In the fishing village of Camelle, on the edge of the Atlantic Ocean in Galicia, in northwestern Spain, is a 478-square-yard sculpture garden called the Museo del Alemán. Filled with twisted driftwood, sea-rusted metal, and stones worn down by the pounding surf, the garden was the work of Manfred Gnädinger, a German-born artist known to locals as just "Man." It's a slightly surreal place. Man spent some 30 years building his labor of love, but he never intended his creation to look like this: thick, tarlike oil coats many of his sculptures—the result of a spill from the tanker Prestige, which leaked an estimated 44,000 tons of oil into the Atlantic when it sank last November. Man died six weeks after the oil washed into his garden, at the age of 66.
The garden has become a symbol for Galicia's larger problems. Though local authorities have allocated $300,000 to restore Man's masterpiece, and the Spanish government has pledged more than $13 billion to rebuild and develop the region, many Galicians think that in both cases the money has come too late. How will the cleansing of the sea and coastline be completed, they ask, without further environmental damage?Can the Prestige, which still lies at the bottom of the Atlantic, be drained safely?And how can the people who rely on tourism and fishing be sure that their waters—and their livelihoods—will be safe?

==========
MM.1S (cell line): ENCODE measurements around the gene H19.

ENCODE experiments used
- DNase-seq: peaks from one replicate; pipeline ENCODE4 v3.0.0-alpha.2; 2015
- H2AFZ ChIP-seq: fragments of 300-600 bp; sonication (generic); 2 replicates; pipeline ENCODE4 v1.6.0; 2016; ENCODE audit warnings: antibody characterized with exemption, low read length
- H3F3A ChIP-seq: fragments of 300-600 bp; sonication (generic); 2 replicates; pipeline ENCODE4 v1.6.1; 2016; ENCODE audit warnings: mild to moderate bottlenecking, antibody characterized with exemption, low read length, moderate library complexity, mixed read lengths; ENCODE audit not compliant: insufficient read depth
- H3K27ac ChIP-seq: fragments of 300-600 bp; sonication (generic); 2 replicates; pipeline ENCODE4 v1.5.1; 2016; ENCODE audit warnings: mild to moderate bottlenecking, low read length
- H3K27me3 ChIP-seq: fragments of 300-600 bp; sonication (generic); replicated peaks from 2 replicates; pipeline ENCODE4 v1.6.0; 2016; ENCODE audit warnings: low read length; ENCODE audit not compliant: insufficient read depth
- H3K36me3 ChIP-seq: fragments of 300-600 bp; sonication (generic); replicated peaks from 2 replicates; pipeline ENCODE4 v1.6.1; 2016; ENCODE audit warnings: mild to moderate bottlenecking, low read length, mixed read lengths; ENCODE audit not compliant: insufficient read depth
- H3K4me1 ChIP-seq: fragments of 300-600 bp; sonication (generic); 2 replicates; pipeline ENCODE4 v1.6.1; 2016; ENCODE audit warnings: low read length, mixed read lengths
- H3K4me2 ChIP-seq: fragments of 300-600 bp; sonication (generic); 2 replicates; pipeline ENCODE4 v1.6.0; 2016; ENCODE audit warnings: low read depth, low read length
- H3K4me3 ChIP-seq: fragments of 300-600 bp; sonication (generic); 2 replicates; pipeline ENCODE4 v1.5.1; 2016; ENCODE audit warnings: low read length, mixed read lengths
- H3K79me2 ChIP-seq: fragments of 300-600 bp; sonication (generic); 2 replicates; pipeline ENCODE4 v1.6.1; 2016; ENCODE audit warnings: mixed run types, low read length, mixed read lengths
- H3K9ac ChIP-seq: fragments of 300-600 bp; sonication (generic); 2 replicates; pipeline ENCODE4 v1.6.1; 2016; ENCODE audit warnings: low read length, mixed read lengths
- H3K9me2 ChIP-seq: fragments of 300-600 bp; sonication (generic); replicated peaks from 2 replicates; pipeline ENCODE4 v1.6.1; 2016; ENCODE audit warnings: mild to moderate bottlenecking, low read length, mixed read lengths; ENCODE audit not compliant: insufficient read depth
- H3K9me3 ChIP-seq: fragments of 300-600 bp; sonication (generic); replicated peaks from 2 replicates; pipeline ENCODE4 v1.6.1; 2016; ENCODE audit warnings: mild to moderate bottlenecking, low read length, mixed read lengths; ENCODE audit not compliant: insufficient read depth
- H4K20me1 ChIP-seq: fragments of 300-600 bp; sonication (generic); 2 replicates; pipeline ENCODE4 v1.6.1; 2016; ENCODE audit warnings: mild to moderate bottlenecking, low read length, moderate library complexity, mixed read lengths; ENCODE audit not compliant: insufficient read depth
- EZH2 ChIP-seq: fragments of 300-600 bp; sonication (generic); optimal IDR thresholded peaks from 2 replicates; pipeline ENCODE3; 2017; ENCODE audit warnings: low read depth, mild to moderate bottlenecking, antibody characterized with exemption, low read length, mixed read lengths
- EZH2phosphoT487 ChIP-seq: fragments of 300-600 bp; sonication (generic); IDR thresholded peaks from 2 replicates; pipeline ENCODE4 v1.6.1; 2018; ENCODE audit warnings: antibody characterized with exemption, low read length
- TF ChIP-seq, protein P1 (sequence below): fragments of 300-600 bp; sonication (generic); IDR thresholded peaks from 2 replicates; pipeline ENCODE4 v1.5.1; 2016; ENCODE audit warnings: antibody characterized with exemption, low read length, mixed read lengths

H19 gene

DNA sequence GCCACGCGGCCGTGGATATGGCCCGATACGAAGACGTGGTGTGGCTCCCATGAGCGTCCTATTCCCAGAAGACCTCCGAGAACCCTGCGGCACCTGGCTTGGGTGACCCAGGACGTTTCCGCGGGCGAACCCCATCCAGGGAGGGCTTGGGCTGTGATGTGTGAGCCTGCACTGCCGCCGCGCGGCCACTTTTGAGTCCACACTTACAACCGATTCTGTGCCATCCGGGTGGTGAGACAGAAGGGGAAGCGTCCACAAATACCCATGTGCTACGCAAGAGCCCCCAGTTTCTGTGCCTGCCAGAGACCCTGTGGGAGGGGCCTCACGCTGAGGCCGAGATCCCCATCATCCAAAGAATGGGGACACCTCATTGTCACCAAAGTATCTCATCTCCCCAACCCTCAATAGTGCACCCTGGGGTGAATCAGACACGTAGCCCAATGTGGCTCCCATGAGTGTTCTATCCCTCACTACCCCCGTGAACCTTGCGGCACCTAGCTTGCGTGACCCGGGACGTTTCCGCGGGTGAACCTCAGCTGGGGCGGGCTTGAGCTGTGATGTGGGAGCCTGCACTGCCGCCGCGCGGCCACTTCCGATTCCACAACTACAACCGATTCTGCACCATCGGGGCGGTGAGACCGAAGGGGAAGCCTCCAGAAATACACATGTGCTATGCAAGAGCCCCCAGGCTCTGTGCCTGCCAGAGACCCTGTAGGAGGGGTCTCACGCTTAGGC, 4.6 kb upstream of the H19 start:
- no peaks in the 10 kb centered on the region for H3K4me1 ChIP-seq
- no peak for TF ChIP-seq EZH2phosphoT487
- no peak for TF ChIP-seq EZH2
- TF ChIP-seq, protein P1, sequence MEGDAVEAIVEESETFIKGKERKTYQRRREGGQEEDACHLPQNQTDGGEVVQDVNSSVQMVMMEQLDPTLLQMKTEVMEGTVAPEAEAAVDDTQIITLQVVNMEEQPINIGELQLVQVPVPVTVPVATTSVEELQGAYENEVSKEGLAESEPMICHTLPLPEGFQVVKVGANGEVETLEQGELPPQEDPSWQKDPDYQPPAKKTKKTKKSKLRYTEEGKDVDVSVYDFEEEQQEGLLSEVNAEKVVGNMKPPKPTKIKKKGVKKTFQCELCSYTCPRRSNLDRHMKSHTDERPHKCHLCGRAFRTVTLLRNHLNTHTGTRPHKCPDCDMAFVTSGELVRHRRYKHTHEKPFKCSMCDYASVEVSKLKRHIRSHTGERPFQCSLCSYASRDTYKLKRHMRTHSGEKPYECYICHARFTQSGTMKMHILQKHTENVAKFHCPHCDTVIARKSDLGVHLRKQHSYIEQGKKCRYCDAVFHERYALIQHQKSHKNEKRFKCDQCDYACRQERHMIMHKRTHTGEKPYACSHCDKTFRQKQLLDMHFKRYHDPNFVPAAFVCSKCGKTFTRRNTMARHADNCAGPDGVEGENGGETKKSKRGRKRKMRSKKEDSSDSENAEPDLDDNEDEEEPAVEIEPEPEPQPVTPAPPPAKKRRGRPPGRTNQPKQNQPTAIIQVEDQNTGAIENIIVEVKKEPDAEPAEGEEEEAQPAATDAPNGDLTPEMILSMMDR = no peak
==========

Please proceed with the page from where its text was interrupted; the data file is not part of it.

On November 13, 2002, the Prestige called in a distress signal less than 30 miles off the Costa da Morte (Coast of Death), the 99-mile Galician shoreline that gets its name from a centuries-long history of shipwrecks. The single-hulled tanker, which was owned by a Liberia-registered company, Mare International, and was flying a Bahamas flag of convenience, had struck an unidentified object, causing more than half of its 77,000-ton cargo to flood the Atlantic. But instead of having the ship towed into a port, where the remaining oil could have been drained safely, the Spanish government opted to send it out to sea. "The Mayday was received close to shore during a strong northwest wind—we knew it would be difficult to clean up the rocky coast," says David Sánchez, spokesperson for Spain's vice president, Mariano Rajoy. "I wouldn't have liked to be in the shoes of those who had to decide that day."